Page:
The White Stripes and the Sound of Mutant Bluesby Everett True
In the Stripes' hard knocks hometown of Detroit, an entire scene has
In the past few years, Detroit siblings Jack and Meg White have in conjunction with a stream of similar-minded bands, revitalised rock music. Their sound is raw, stripped right back - back to the primal fury and alienation of bluesmen like Son House and protopunks The Stooges and the MC5.
In the Stripes' hard knocks hometown of Detroit, an entire scene has emerged - rudimentary, primordial garage rock championed by legendary names such as Mick 'Dirtbombs' Collins, Jack White's own Third Man Records, Electric Six and producer Jim Diamond.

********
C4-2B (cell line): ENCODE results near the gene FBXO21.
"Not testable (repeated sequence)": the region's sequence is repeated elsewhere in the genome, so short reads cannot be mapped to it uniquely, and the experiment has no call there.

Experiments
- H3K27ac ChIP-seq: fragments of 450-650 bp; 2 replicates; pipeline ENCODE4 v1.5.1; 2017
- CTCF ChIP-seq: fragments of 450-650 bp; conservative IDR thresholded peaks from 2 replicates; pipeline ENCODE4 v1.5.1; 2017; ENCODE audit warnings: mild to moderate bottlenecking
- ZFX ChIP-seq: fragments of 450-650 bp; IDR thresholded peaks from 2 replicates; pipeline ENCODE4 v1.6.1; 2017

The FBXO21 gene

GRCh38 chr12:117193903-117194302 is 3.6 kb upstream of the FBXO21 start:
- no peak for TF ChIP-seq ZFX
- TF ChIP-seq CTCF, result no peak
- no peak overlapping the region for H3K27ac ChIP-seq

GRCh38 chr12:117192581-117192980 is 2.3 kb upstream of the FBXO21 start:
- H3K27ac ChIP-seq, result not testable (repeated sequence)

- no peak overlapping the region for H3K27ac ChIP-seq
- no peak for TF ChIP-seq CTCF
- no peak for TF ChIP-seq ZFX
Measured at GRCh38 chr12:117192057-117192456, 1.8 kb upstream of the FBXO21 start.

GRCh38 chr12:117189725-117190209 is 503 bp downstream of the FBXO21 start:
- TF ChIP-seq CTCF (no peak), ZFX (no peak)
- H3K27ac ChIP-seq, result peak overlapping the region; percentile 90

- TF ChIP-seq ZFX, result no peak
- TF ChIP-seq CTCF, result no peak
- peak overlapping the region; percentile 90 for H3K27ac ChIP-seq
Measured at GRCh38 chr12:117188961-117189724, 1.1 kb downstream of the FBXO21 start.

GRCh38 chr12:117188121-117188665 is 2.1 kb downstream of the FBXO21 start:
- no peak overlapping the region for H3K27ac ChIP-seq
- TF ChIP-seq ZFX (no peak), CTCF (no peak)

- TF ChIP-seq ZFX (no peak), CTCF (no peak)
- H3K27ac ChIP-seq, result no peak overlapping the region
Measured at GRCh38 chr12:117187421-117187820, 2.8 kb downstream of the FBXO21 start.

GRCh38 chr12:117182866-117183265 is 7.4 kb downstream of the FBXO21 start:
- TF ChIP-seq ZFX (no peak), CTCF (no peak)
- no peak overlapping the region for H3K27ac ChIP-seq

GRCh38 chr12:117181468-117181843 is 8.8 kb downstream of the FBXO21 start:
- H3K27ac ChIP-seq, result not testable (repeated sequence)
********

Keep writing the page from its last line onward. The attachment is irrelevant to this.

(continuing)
Over in Brooklyn meanwhile, loft parties are all the rage - illegal happenings put on in abandoned buildings, fuelled by vodka stills and loud music, featuring names such as Yeah Yeah Yeahs, Liars and Oneida.
Writer Everett True has already covered much of this music in his own underground rock magazine Careless Talk Costs Lives. Now he goes public with his passion, delving deep into the lives of the personalities who make up the scenes - the countless hours touring, the celebrity girlfriends, the parties, the power and the people.
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